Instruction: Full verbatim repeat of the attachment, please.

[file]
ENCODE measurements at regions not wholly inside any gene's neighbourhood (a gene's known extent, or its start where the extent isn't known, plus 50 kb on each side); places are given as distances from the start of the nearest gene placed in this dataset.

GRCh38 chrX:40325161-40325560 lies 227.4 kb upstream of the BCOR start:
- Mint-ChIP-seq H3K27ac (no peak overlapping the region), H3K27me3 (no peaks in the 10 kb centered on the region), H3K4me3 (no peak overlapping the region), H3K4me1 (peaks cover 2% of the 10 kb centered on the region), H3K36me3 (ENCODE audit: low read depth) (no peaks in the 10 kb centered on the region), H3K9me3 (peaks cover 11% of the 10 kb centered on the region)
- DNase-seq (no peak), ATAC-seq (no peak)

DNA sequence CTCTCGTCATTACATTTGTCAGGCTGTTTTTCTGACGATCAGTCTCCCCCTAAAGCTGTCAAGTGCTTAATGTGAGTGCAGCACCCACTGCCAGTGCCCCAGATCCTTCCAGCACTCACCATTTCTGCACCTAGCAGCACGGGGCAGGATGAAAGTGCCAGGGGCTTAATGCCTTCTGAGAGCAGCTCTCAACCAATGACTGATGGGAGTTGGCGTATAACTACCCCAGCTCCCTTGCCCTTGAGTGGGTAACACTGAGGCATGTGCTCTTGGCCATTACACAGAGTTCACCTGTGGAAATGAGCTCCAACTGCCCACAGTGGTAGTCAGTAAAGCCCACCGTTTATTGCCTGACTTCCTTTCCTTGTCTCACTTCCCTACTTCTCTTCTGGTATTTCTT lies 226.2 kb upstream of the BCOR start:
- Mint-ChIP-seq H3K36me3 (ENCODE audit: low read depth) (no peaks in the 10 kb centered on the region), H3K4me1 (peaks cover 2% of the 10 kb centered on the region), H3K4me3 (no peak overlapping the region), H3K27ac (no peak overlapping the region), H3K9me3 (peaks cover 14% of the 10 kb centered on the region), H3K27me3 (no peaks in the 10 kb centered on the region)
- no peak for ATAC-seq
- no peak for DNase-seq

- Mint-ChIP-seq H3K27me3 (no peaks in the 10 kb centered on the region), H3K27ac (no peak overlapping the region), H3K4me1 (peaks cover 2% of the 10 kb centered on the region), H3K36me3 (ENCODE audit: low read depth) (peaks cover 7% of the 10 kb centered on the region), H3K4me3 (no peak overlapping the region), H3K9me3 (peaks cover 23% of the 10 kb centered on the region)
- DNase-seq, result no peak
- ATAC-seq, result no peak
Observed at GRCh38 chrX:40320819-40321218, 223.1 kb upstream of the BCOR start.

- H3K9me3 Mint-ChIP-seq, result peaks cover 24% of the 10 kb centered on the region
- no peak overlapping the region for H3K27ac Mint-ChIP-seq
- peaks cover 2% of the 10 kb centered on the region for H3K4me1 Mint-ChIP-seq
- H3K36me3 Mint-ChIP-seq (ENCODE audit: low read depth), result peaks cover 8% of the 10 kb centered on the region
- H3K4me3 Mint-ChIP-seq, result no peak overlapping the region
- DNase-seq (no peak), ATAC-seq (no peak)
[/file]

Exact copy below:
ENCODE measurements at regions not wholly inside any gene's neighbourhood (a gene's known extent, or its start where the extent isn't known, plus 50 kb on each side); places are given as distances from the start of the nearest gene placed in this dataset.

GRCh38 chrX:40325161-40325560 lies 227.4 kb upstream of the BCOR start:
- Mint-ChIP-seq H3K27ac (no peak overlapping the region), H3K27me3 (no peaks in the 10 kb centered on the region), H3K4me3 (no peak overlapping the region), H3K4me1 (peaks cover 2% of the 10 kb centered on the region), H3K36me3 (ENCODE audit: low read depth) (no peaks in the 10 kb centered on the region), H3K9me3 (peaks cover 11% of the 10 kb centered on the region)
- DNase-seq (no peak), ATAC-seq (no peak)

DNA sequence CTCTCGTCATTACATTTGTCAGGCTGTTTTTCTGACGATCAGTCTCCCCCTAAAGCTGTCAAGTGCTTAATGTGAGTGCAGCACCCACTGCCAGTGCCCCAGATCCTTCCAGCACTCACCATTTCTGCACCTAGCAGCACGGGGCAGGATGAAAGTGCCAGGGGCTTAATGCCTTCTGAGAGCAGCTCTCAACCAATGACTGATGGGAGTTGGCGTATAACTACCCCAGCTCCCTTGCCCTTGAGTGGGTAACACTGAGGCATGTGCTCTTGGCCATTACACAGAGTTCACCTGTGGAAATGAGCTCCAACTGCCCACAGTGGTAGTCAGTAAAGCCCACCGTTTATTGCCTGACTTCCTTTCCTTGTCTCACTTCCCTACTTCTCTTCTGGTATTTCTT lies 226.2 kb upstream of the BCOR start:
- Mint-ChIP-seq H3K36me3 (ENCODE audit: low read depth) (no peaks in the 10 kb centered on the region), H3K4me1 (peaks cover 2% of the 10 kb centered on the region), H3K4me3 (no peak overlapping the region), H3K27ac (no peak overlapping the region), H3K9me3 (peaks cover 14% of the 10 kb centered on the region), H3K27me3 (no peaks in the 10 kb centered on the region)
- no peak for ATAC-seq
- no peak for DNase-seq

- Mint-ChIP-seq H3K27me3 (no peaks in the 10 kb centered on the region), H3K27ac (no peak overlapping the region), H3K4me1 (peaks cover 2% of the 10 kb centered on the region), H3K36me3 (ENCODE audit: low read depth) (peaks cover 7% of the 10 kb centered on the region), H3K4me3 (no peak overlapping the region), H3K9me3 (peaks cover 23% of the 10 kb centered on the region)
- DNase-seq, result no peak
- ATAC-seq, result no peak
Observed at GRCh38 chrX:40320819-40321218, 223.1 kb upstream of the BCOR start.

- H3K9me3 Mint-ChIP-seq, result peaks cover 24% of the 10 kb centered on the region
- no peak overlapping the region for H3K27ac Mint-ChIP-seq
- peaks cover 2% of the 10 kb centered on the region for H3K4me1 Mint-ChIP-seq
- H3K36me3 Mint-ChIP-seq (ENCODE audit: low read depth), result peaks cover 8% of the 10 kb centered on the region
- H3K4me3 Mint-ChIP-seq, result no peak overlapping the region
- DNase-seq (no peak), ATAC-seq (no peak)